Congress joins the FCC to kill net neutrality

The campaign of misinformation heats up, and Verizon explains this week how it’s a huge fan of the open internet

Congress joins the FCC to kill net neutrality
Credit: EFF Photos

The "Restoring Internet Freedom" meme spread to Congress this week, and foes of net neutrality seemed emboldened to dial up the volume in their campaign of misinformation.

Last week, FCC chair Ajit Pai revealed his plan to gut net neutrality regulations. This week, nine Republican Senators introduced a bill that would prevent the agency from ever trying to reinstate those rules. The Restoring Internet Freedom Act would "prohibit the Federal Communications Commission from reclassifying broadband internet access service as a telecommunications service and from imposing certain regulations on providers of such service."

Pai's proposal hinges on revoking the designation of ISPs as a "telecommunications service" under Title II of the Communications Act and reclassifying them as an "information service." That action would remove the FCC's authority to regulate broadband providers. Pai hasn't said what would replace net neutrality rules after their legal underpinning is stripped away, but has suggested privately that ISPs would voluntarily commit to following the spirit of the rules.

Liar liar, pants on fire

Verizon, meanwhile, sprang into action this week to explain how it truly, madly, deeply cares about net neutrality. In a video, Verizon General Counsel Craig Silliman kicks the fibfest off by saying—with a straight face—"the FCC is not talking about killing net neutrality." Factually, that's exactly what it's talking about.

With his next breath, Silliman earnestly avers that "not we nor any other ISP are asking them to kill the Open Internet rules." I guess those four years Verizon spent challenging similar rules in court were all a big misunderstanding. As Consumerist's Chris Morran wrote, "Imagine the person you're dating says, 'I believe and support the idea that I shouldn't sleep with other people, but I'm going to spend the better part of a decade arguing in every possible forum that sleeping with other people shouldn't be against the rules, which I swear I won't break if they don't exist.'"

During Verizon's legal challenge of the 2010 Open Internet Order, ISPs were still classified as an "information service," which exposes the lie in his later statement: "Look, we fully support the net neutrality rules, we're [just] not okay giving the FCC unbounded jurisdiction over our business [under Title II]."

Ignorance is no defense

It may come as no surprise that telecoms are truth challenged, but too often the politicians and judges who will decide the fate of the open internet don't seem to understand the first thing about how the internet works. A top U.S. court upheld the legality of the FCC's net neutrality rules this week, but in a dissent statement one federal judge argued that the rules infringe free speech rights ... of ISPs.

Invoking a 1994 court decision involving Turner Broadcasting, which ruled cable TV providers are protected by free speech rights when choosing what programming to air, Judge Brett Kavanaugh wrote in his dissent:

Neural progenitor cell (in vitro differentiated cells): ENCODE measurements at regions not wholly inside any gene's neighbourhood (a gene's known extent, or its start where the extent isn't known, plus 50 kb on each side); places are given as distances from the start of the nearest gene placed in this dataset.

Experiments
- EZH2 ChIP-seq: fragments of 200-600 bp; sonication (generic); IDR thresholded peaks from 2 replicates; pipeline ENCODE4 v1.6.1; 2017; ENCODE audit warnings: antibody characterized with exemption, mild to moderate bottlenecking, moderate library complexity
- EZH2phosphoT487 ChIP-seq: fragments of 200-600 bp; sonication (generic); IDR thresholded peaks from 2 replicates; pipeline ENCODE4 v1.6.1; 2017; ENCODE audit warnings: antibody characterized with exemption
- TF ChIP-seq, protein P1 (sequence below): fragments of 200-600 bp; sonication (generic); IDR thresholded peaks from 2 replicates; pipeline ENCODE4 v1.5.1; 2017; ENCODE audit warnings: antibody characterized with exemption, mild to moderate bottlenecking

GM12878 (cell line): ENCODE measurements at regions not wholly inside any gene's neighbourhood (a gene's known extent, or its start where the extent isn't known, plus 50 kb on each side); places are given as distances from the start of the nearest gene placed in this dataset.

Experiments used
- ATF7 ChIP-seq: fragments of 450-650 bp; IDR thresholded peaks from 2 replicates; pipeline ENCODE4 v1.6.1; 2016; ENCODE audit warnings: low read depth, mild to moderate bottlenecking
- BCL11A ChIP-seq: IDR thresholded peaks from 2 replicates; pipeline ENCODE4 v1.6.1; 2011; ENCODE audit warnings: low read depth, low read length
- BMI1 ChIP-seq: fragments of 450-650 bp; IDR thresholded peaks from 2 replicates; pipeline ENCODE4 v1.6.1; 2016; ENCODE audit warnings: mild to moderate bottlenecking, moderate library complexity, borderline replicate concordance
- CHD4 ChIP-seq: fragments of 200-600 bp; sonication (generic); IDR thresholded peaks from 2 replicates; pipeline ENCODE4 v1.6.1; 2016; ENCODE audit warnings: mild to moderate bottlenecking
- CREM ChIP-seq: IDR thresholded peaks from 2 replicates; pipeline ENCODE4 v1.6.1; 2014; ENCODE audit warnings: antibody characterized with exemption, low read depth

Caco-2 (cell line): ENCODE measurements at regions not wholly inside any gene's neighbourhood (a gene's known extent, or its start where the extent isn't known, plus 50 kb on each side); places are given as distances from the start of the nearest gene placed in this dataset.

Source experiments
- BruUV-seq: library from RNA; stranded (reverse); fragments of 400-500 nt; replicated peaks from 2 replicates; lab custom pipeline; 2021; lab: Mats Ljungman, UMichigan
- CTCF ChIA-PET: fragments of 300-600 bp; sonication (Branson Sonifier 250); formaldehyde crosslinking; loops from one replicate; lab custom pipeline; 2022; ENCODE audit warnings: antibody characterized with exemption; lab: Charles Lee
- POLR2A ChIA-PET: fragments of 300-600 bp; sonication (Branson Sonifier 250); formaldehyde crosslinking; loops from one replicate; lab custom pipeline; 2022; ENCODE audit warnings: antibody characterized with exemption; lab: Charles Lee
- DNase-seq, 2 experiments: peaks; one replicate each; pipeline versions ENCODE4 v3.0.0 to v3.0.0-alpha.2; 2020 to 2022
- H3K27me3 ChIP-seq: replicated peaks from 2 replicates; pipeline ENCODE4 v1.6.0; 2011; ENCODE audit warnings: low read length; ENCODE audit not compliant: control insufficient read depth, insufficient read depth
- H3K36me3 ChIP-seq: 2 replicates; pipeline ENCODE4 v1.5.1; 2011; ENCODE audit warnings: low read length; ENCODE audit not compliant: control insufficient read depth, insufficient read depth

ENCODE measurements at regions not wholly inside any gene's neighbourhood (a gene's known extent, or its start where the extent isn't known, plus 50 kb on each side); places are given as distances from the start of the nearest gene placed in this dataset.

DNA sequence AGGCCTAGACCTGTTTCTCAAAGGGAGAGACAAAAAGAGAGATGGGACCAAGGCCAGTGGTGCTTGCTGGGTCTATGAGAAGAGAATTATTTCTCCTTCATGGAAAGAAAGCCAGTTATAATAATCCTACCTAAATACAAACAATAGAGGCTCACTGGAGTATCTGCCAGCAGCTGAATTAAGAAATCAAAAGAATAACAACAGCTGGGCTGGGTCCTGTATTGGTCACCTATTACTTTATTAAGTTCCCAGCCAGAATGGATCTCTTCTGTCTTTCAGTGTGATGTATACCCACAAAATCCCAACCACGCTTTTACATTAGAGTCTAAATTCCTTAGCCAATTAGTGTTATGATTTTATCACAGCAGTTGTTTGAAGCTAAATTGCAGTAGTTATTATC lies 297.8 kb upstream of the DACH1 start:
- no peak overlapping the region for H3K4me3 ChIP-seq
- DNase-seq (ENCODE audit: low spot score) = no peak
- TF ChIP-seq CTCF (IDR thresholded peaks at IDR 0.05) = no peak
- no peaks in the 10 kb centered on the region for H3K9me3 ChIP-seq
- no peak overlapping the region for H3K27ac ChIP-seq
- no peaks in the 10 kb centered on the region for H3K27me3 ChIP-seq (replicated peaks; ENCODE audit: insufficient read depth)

Internet service providers and cable operators perform the same kinds of functions in their respective networks. Just like cable operators, internet service providers deliver content to consumers. Internet service providers may not necessarily generate much content of their own, but they may decide what content they will transmit, just as cable operators decide what content they will transmit.

In defense of a free internet

Many consumer rights advocates fear an end to net neutrality will usher in a brave new world where telecom giants would be allowed to "decide what content they will transmit," empowering them to stifle free speech on the internet.

"Without the FCC's net neutrality rules, in my opinion, large corporate interests can begin to choke off conversations they don't like and they can speed up the ones they do," Rep. Frank Pallone Jr. said this week. "The companies that connect us to the internet have financial incentives to give preference to the shows they like, to the content they like, the websites they run and the news they report," Pallone said.  "I think the consequences of that is that independent voices—those outside the mainstream—may be most at risk simply because they don't have an affiliation with the companies that run the internet."

Net neutrality is not a complicated idea, but it's a vital principle that has underpinned the phenomenal growth of the internet. The best possible internet is one where consumers choose what applications, uses, and sites will become successful, Tim Wu argued in a 2003 paper that coined the term and defined the fundamental philosophy about how innovation happens on the internet. Without net neutrality, he wrote, ISPs are in a position to fix the game.

Opponents of net neutrality question the need for any sort of antiblocking rule, saying things worked fine before regulations. But "shouldn't the question be: Why not have a no-blocking rule?" Consumerist asks. "Every day, hundreds of millions of people go un-stabbed, but there are still rules against stabbing."